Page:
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Archives: September 2007

The great "click here" debate

At the beginning of my multimedia journalism career, I used the phrase “click here” to direct users to different components of a multimedia project or web page. I never had a real reason, I just did it. Later, a mentor from the New York Times told me to eliminate click here in favor of more natural wording. She instead used a few words from a complete sentence as her link text. I used this same technique until I arrived at the Los Angeles Times where “click here” was absolutely necessary element of Flash projects and links were better if they blinked or were a very different color.

So who is right? A quick, unscientific Google search of the nation’s 10 largest newspapers revealed that “click here” is getting some major play.


Click heres per site

1. USA Today – 86,600
2. The Wall Street Journal – 462,000
3. New York Times – 11,300,000
4. L.A. Times – 7,140
5. Denver Post/Rocky Mountain News – 231,000
6. Chicago Tribune – 47,900
7. The Washington Post – 29,900
8. New York Daily News – 5,290
9. New York Post – 25,700
10. Houston Chronicle – 4,530

USA Today ranks highest amongst major news sites in Google Search for its use of the phrase. CNN and Fox News follow close behind.

A recent study shows that “click here” does indeed make users click there. Another study found that “click to continue” works much better than “continue to article” or “read more.”

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The death of the podcast?

Podcasts are popular on many news sites and internet users download them in droves. If you still haven’t jumped on the bandwagon, sites like Hipcast have you covered. Hipcast allows anyone to create podcasts (as well as other content) using their computer or telephone. The site is not free, but does offer a 7 day trial.


Podlinez lets podcast fans listen to their favorites on the telephone. Simply enter the podcast feed url and Podlinez produces a number to call and listen. The site already has a existing cache of podcasts/phone numbers, but any podcast can be assigned a phone number in minutes.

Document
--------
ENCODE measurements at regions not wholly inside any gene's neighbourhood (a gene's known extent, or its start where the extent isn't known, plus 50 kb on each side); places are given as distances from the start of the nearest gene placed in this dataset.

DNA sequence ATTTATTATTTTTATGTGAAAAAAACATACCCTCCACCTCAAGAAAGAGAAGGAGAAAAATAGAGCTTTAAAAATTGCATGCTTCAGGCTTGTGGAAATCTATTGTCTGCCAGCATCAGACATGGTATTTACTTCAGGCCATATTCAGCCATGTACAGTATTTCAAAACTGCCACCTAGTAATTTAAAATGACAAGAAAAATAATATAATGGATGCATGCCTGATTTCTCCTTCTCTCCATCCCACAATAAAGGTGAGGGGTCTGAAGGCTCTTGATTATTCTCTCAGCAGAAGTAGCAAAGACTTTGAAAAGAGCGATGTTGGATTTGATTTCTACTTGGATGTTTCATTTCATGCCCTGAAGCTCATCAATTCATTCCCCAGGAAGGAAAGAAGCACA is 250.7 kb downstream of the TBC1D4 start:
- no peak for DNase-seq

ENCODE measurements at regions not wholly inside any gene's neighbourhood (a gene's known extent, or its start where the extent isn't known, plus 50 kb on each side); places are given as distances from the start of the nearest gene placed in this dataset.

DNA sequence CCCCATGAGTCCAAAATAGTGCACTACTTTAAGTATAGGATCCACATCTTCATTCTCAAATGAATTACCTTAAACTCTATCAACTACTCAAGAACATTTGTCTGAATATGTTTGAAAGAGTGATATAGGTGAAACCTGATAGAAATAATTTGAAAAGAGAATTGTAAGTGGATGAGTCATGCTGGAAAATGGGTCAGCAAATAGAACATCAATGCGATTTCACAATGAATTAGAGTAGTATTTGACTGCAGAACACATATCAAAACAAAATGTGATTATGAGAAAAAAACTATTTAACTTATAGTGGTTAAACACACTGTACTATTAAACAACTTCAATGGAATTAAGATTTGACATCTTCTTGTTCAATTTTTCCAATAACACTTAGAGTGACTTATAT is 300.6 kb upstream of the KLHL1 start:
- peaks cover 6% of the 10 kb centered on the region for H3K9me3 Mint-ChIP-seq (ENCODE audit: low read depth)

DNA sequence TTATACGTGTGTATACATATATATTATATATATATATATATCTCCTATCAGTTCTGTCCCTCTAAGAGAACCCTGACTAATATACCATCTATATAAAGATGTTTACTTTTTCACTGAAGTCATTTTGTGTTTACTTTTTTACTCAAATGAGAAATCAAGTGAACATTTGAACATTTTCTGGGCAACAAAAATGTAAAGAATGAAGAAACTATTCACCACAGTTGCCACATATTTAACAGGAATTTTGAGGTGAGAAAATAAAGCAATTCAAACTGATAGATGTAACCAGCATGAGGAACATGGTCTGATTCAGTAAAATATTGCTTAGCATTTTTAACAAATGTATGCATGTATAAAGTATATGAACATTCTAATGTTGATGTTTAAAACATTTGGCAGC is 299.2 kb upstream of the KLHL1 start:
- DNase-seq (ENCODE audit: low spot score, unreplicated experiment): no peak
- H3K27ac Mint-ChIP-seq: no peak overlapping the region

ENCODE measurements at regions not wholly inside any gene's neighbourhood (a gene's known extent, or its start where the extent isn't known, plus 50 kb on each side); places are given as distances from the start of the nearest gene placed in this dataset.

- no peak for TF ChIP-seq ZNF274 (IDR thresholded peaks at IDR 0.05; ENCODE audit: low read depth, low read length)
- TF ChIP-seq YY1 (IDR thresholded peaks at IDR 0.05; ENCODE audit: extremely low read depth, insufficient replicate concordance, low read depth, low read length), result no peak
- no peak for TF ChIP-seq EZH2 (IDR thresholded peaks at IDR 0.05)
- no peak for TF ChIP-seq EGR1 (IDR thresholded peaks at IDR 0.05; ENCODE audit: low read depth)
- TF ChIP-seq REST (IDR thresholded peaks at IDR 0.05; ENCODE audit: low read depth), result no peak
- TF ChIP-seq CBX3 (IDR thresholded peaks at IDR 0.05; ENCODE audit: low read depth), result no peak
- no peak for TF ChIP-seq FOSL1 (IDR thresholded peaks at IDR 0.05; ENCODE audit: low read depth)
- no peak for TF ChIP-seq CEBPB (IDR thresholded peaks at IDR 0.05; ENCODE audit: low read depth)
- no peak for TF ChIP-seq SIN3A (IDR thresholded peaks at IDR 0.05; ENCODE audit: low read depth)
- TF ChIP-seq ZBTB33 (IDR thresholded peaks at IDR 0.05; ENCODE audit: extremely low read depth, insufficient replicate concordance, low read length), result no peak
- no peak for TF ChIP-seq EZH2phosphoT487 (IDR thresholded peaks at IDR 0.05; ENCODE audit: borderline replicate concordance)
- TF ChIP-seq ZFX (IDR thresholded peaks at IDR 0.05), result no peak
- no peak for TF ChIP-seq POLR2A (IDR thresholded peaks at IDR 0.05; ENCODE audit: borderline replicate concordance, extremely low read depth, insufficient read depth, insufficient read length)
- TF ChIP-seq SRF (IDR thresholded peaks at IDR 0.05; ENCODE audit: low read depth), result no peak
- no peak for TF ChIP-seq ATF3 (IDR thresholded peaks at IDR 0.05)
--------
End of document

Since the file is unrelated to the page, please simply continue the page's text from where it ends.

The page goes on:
TalkShoe reimagines the one way conversation of a podcast and turns into a talk show that anyone can join. Site visitors, other podcasters or sources can join in on the podcast via phone or computer while it is being recorded. The conversation can then be store and played for other listeners.

If you’re looking to turn your podcast into a readable document, CastingWords offers podcast transcription for a small fee. Impressively, the service is done by actual humans so you don’t receive an illegible mess. The transcripts can be incorporated into the text areas of a site and are especially useful to those who cannot listen to audio, including users who are reading the site at work.

Optimize your site for the iPhone

Apple is on track to selling its 1 millionth iPhone which means its time for news sites to start thinking about bringing content to the handheld device. While building a site around a specific browser shouldn’t be a high priority, it couldn’t hurt to cater to the growing market of iPhone owners.


Many major sites have already been optimized for iPhone including Facebook and several media sites are jumping on the bandwagon including AltWeeklies.com and Texterity.